Their are pet theories and then there are dearly held pet theories that are the most important element of a will like a family member. 

My Year of Darwin: 7/24/2014

 Charles Darwin


"My Dear Emma, I have just finished my sketch of my species theory. If, as I believe that my theory is true & if it be accepted even by competent judge, it will be a considerable step in science." Charles Darwin, Letter to wife Emma Darwin, 5 July 1844


 Darwin's health was failing. He had a >200 page abstract of his theory of natural selection and he knew he was on to something. 

I'm behind on my posts - I know. But reading Game of Thrones and completely absorbed. Finished the second book last night in the wee hours and taking a break until school starts. So I hope. 

Wednesday, July 23, 2014

My Year of Darwin: 7/23/2014 Darwin's eureka moment

 Charles Darwin


"But at the time I overlooked one problem of great importance; and it is astonishing to me, except on the principle of Columbus and his egg, how I could have overlooked it and its solution. This problem is the tendency in organic beings descended from the same stock to diverge in character as they become modified. That they have diverged greatly is obvious from the manner in which species of all kinds can be classed under genera, genera under families, families under sub-orders and so forth; and I can remember the very spot in the road, whilst in my carriage, when to my joy the solution occurred to me; and this was long after I had come to Down. The solution, as I believe, is that the modified offspring of all dominant and increasing forms tend to become adapted to many and highly diversified places in the economy of nature" Charles Darwin, Autobiography


I'm having trouble figuring out exactly what was missing. He knew of the struggle for existence (not all that are born make it to reproduce), he know that organisms change through time (organisms evolve), and he knew that species split through time (and those species split and so on). I suppose what is missing the 'why' - and that answer is adaptation.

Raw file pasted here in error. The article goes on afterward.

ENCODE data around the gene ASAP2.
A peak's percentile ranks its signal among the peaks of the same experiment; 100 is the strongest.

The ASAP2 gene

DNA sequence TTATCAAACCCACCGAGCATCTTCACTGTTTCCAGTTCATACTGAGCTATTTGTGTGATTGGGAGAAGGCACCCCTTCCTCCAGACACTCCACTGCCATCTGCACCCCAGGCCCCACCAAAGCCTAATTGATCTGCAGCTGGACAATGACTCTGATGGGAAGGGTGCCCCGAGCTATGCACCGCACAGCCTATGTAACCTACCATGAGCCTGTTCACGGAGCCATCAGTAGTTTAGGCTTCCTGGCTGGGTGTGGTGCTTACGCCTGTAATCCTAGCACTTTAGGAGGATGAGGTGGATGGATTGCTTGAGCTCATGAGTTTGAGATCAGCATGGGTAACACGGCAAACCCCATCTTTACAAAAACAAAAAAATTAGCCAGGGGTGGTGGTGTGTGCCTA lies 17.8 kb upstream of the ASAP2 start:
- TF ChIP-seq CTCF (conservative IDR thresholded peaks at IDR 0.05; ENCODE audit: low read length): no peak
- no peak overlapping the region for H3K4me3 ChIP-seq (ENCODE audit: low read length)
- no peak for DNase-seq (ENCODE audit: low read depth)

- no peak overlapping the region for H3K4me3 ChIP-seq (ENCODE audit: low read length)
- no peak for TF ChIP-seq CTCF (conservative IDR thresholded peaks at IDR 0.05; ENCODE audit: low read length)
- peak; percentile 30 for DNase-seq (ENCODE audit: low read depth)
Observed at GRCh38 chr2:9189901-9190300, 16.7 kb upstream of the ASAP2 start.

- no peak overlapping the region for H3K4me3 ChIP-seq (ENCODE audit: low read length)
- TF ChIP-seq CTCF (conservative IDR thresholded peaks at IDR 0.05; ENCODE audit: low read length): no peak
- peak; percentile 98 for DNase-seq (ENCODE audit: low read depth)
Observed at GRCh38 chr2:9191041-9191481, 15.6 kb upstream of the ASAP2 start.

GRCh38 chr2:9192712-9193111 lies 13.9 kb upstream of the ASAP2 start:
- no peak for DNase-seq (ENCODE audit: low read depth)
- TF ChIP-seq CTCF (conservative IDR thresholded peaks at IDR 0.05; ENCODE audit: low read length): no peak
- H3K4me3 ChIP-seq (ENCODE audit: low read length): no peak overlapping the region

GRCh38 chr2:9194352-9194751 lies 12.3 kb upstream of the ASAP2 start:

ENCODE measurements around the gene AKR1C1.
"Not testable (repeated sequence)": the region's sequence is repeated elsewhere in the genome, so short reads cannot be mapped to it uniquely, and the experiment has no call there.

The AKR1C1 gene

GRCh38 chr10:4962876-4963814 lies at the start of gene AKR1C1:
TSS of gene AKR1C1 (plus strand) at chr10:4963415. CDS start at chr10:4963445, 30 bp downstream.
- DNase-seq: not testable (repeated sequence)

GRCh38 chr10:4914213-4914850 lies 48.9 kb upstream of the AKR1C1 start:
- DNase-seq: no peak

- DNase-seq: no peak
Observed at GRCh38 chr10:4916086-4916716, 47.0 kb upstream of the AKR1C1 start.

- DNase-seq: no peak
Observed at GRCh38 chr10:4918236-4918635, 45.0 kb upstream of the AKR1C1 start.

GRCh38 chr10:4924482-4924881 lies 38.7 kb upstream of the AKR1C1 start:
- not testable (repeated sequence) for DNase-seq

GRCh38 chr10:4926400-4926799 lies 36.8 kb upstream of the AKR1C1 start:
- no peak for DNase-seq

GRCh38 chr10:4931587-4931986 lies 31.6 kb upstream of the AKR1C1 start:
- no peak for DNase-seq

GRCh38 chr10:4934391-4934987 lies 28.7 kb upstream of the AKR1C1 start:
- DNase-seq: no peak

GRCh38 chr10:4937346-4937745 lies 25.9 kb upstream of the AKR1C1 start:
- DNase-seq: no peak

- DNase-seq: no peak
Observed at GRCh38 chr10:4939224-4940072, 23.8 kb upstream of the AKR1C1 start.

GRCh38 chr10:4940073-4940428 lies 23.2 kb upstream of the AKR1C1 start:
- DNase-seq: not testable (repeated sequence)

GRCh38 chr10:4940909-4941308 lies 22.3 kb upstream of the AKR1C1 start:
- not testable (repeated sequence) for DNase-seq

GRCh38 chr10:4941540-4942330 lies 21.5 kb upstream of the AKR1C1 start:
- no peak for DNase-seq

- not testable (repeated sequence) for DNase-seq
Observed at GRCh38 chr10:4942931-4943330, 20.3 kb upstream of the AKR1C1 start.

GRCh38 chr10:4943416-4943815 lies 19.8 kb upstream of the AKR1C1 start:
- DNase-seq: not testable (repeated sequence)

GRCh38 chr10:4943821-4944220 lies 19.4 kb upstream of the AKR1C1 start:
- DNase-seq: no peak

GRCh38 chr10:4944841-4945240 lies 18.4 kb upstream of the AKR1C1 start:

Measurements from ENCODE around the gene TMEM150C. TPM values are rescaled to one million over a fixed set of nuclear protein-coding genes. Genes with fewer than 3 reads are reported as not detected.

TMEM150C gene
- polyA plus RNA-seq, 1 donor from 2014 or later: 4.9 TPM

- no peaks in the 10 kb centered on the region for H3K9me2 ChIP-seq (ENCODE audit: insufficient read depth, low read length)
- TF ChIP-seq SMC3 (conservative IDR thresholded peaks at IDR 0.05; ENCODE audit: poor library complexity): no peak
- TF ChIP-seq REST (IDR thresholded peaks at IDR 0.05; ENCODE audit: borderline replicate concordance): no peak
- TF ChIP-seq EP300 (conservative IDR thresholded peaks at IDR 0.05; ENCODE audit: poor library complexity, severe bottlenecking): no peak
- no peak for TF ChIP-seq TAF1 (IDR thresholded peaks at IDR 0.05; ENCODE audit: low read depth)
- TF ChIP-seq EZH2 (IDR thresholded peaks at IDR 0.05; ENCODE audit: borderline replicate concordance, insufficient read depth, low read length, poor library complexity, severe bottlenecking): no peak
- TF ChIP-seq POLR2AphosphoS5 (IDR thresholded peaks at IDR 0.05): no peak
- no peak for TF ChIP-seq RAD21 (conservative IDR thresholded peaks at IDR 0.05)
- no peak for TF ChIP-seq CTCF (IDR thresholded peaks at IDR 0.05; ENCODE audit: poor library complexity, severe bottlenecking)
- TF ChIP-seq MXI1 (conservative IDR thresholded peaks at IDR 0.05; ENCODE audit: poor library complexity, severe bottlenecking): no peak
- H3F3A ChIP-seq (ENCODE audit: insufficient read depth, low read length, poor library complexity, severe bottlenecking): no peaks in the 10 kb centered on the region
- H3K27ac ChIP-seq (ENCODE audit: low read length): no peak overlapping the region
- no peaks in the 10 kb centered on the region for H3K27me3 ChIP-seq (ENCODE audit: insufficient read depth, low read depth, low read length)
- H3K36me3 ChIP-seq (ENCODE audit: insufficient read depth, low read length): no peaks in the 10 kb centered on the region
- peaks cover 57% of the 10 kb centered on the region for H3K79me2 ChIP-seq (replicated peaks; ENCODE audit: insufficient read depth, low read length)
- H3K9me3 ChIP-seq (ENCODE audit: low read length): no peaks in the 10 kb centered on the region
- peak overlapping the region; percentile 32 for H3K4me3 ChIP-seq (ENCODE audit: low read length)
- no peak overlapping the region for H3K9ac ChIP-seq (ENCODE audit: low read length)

My Year of Darwin: 7/22/2014 Darwin's delay

 Charles Darwin


"I was so anxious to avoid prejudice, that I determined not for some time to write even the briefest sketch of it. In June 1842 I first allowed myself the satisfaction of writing a very brief abstract of my theory in pencil in 35 pages; and this was enlarged during the summer of 1844 into one of 230 pages" Charles Darwin, Autobiography


Darwin had several key aspects to natural selection but the concept of intraspecific competition (competition within species) was missing - that piece was filled in 1838 when he read Malthus. He had all the pieces to solve the mystery of mysteries yet it took him four years to write and abstract. Interesting. I bet the two years to flush it out must have been a great relief to his mental constipation.  

Monday, July 21, 2014

My Year of Darwin: 7/21/2014 Malthus: A key piece to natural selection

 Charles Darwin


"In October 1838, that is, fifteen months after I had begun my systematic enquiry, I happened to read for amusement 'Malthus on Population,' and being well prepared to appreciate the struggle for existence which everywhere goes on from long-continued observation of the habits of animals and plants, it at once struck me that under these circumstances favourable variations would tend to be preserved, and unfavorable one to be destroyed. The result of this would be the formation of new species" Charles Darwin, Autobiography


Here's natural selection in an (incomplete) nutshell. Variation exists and some of these variations make it more likely for those individuals to live and reproduce.